The Catholic Worker was met with an unusual level of instant success, with a circulation of 100,000 by December 1932. Out of the ideas of kindness, hospitality, and brotherhood featured in the paper, the idea of hospitality houses arose. First Day's own apartment was opened to strangers needing a place to stay, then more apartments were rented for those in need. The number of beds available grew quickly, but, as it was the Depression, there were never enough. What most surprised the people (mostly men) who stayed at the hospitality houses was that nobody tried to reform them or force the faith upon them. There was no idea of deserving poor in the Catholic houses--everyone deserved a roof over his/her head and a hot meal. Everyone deserved a chance.

By 1936, there were 33 Catholic Worker houses spread across the country. There was no time limit for how long people could stay at the Catholic houses--they could stay forever if they wanted to. Once they were there, they were family, Day said.

Even in the times before and during World War II, Day insisted that the paper and the houses remain pacifist--an unpopular position. It took a toll, with 15 houses closing, but Day's program survived. In the 1950's, the houses refused to participate in annual civil defense drills. Day and other dissidents were sent to jail for opposing these drills, for periods of five to thirty days, nearly every year from 1955 to 1960.

The Catholic Workers movement also stressed the importance of civil rights, in keeping with their overall tenants of equality, love, and brotherhood among all people.

Day was last jailed for participating in an illegal protest supporting farm workers in 1973. She was 75 years old.

In her later life, Day was highly regarded, receiving many awards, and visitors such as Mother Theresa. She took communion directly from the Pope in 1967. Many called her a saint. "Don’t' call me a saint," Day said. "I don't want to be dismissed so easily."

Dorothy Day died on November 29, 1980.

Sources
The Catholic Worker

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Woman Making History #18: Angela Davis

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Angela DavisAngela Davis was born in 1944 in Birmingham, Alabama, to educated, politically active, middle-class parents. She attended high school at the Little Red School House, a radical private school in Greenwich Village. She then attended Brandeis on a full scholarship, one of only three Black students in her entering class.

Davis graduated from Brandeis magna cum laude in 1965. During her time there, she spent several semesters in Europe, particularly France, and became involved in the European Communist Party and in the Black Power movement. She living in Germany on and off for several years post-graduation, taking her masters from the University of California, San Diego and her Ph.D. in philosophy from the Humboldt University of Berlin, GDR.

During her time as an advanced student in the late 1960s, Davis began working as a lecturer at the University of California, Los Angeles. In 1969, the UCLA Board of Regents, headed by Ronald Reagan, made the controversial decision to fire her based on her ties to the Communist Party. She was later reinstated, due to public outcry.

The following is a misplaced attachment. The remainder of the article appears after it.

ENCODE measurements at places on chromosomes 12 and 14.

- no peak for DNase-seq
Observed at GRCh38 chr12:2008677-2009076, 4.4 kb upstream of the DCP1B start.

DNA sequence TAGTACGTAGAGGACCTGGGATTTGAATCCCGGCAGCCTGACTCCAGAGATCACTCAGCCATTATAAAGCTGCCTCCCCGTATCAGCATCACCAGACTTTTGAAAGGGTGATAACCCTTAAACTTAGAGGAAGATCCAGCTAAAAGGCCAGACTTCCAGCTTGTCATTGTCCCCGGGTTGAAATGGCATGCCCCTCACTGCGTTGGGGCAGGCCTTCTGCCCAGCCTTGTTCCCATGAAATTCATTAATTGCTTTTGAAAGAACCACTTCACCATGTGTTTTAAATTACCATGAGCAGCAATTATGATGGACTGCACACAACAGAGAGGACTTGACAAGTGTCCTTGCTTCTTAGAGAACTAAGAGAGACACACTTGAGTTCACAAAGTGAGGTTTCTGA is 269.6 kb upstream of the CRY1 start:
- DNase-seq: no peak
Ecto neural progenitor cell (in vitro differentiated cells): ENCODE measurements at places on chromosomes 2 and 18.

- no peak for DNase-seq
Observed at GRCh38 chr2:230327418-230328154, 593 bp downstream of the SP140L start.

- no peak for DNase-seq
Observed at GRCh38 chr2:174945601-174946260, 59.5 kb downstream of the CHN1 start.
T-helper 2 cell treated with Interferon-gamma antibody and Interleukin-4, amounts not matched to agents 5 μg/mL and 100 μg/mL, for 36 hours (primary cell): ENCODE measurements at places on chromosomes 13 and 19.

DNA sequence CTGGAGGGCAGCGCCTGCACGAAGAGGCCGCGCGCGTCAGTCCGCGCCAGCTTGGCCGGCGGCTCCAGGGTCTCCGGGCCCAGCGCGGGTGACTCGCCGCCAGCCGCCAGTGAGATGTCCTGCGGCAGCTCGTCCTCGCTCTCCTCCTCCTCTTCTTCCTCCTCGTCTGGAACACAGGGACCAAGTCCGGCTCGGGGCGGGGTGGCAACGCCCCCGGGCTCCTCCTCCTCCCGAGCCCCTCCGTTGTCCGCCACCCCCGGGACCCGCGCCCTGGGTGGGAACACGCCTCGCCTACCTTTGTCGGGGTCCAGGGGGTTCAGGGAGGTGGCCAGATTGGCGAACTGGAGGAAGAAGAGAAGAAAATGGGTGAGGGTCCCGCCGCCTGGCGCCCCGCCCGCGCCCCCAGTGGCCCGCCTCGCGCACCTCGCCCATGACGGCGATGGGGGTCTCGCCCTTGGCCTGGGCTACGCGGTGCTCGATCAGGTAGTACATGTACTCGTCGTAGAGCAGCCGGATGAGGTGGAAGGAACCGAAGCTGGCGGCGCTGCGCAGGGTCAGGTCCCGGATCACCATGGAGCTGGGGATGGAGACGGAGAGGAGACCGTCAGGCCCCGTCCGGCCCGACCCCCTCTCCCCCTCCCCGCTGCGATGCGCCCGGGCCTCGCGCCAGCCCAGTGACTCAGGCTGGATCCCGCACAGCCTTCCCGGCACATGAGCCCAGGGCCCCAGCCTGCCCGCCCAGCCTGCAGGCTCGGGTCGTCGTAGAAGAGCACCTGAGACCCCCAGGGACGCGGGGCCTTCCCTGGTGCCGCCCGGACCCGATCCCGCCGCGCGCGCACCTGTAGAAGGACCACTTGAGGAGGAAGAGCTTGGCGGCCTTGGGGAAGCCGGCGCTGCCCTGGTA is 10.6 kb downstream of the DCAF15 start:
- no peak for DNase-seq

During the late 1960s, Davis was involved in the Communist Party, radical feminist organizations, and the Black Power movement, including the Black Panthers. In 1970, she became the third women ever on the FBI's Ten Most Wanted Fugitives List, after she was charged with kidnapping, conspiracy, and murder in the Black Panther's disruption of the Soledad Brothers' trial and subsequent kidnapping and murder of Judge Harold Haley.

Davis was a fugitive for several months before she was detained in New York City. After spending several more months in jail awaiting and standing trial, she was cleared of all charges in 1972.

After she was released, Davis briefly relocated to Cuba. Upon her return to the U.S., she continued a lifetime of teaching and activism. She has been an outspoken opponent of the U.S. prison system and the death penalty, as well as a prominent feminist leader, for several decades. She is a co-founder of Critical Resistance, a grassroots organization dedicated to abolishing the prison-industrial complex. She currently heads the Feminist Studies department at the University of California, Santa Cruz, where she teaches mostly graduate level courses. She has also authored several books and speaks widely.

In 1997, Davis came out as a lesbian.

Sources
Wikipedia
About: Women's History
Discover the Networks

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Woman Making History #17: Bessie Coleman

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bessiecoleman.jpgStill sick...forgive me...

Bessie Coleman was born in 1892 to a large Texas family. Her father left the family when Coleman was young, and the remainder of her childhood was difficult. She was unable to attend school much beyond the eighth grade due to financial difficulties. At the age of twenty-three, she moved to Chicago to stay with her brother and look for work.

Coleman worked as a beautician in Chicago for several years before, in 1919, she went to France to attend aviation school (there were no opportunities for a black woman to learn to fly in the United States). She was funded by sponsors and her own savings.

In 1921, she became the first African-American to earn an aviation license. She returned to the U.S. to surprising press coverage. Knowing she'd need public following to make flying pay, she created an exciting image, including dressing in military uniform. She flew in air shows and gave lectures for several years, often refusing to perform unless audiences were desegregated.